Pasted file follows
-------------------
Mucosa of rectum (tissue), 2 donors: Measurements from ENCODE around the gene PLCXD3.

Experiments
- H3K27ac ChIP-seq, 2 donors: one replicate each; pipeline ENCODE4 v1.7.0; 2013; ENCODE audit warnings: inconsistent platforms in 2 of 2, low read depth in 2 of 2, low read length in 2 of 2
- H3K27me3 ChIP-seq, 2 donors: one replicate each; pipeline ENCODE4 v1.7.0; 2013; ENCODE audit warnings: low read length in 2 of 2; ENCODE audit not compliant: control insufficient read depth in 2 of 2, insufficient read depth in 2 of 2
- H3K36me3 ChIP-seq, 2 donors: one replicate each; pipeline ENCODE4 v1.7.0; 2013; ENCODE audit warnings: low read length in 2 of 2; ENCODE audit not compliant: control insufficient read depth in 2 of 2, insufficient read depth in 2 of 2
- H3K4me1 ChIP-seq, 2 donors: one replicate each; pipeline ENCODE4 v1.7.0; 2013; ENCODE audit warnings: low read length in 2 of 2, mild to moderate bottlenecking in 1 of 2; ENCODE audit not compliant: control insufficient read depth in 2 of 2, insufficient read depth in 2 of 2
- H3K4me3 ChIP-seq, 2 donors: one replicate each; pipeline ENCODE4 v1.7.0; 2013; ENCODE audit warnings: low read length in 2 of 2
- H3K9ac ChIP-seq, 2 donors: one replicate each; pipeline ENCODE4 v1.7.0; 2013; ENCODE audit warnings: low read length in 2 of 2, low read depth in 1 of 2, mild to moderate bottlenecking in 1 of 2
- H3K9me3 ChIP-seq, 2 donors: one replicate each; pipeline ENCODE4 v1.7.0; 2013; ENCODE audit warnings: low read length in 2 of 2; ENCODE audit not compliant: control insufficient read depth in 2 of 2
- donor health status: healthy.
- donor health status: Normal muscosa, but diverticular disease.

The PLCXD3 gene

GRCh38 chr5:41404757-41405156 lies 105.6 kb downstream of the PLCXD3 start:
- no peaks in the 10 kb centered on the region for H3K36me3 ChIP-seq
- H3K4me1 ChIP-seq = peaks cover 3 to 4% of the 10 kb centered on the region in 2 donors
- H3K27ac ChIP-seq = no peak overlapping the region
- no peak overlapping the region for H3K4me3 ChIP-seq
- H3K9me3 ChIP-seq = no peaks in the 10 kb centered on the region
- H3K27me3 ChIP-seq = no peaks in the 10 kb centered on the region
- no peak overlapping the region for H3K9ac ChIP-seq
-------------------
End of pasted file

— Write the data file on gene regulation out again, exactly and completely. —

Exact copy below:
Mucosa of rectum (tissue), 2 donors: Measurements from ENCODE around the gene PLCXD3.

Experiments
- H3K27ac ChIP-seq, 2 donors: one replicate each; pipeline ENCODE4 v1.7.0; 2013; ENCODE audit warnings: inconsistent platforms in 2 of 2, low read depth in 2 of 2, low read length in 2 of 2
- H3K27me3 ChIP-seq, 2 donors: one replicate each; pipeline ENCODE4 v1.7.0; 2013; ENCODE audit warnings: low read length in 2 of 2; ENCODE audit not compliant: control insufficient read depth in 2 of 2, insufficient read depth in 2 of 2
- H3K36me3 ChIP-seq, 2 donors: one replicate each; pipeline ENCODE4 v1.7.0; 2013; ENCODE audit warnings: low read length in 2 of 2; ENCODE audit not compliant: control insufficient read depth in 2 of 2, insufficient read depth in 2 of 2
- H3K4me1 ChIP-seq, 2 donors: one replicate each; pipeline ENCODE4 v1.7.0; 2013; ENCODE audit warnings: low read length in 2 of 2, mild to moderate bottlenecking in 1 of 2; ENCODE audit not compliant: control insufficient read depth in 2 of 2, insufficient read depth in 2 of 2
- H3K4me3 ChIP-seq, 2 donors: one replicate each; pipeline ENCODE4 v1.7.0; 2013; ENCODE audit warnings: low read length in 2 of 2
- H3K9ac ChIP-seq, 2 donors: one replicate each; pipeline ENCODE4 v1.7.0; 2013; ENCODE audit warnings: low read length in 2 of 2, low read depth in 1 of 2, mild to moderate bottlenecking in 1 of 2
- H3K9me3 ChIP-seq, 2 donors: one replicate each; pipeline ENCODE4 v1.7.0; 2013; ENCODE audit warnings: low read length in 2 of 2; ENCODE audit not compliant: control insufficient read depth in 2 of 2
- donor health status: healthy.
- donor health status: Normal muscosa, but diverticular disease.

The PLCXD3 gene

GRCh38 chr5:41404757-41405156 lies 105.6 kb downstream of the PLCXD3 start:
- no peaks in the 10 kb centered on the region for H3K36me3 ChIP-seq
- H3K4me1 ChIP-seq = peaks cover 3 to 4% of the 10 kb centered on the region in 2 donors
- H3K27ac ChIP-seq = no peak overlapping the region
- no peak overlapping the region for H3K4me3 ChIP-seq
- H3K9me3 ChIP-seq = no peaks in the 10 kb centered on the region
- H3K27me3 ChIP-seq = no peaks in the 10 kb centered on the region
- no peak overlapping the region for H3K9ac ChIP-seq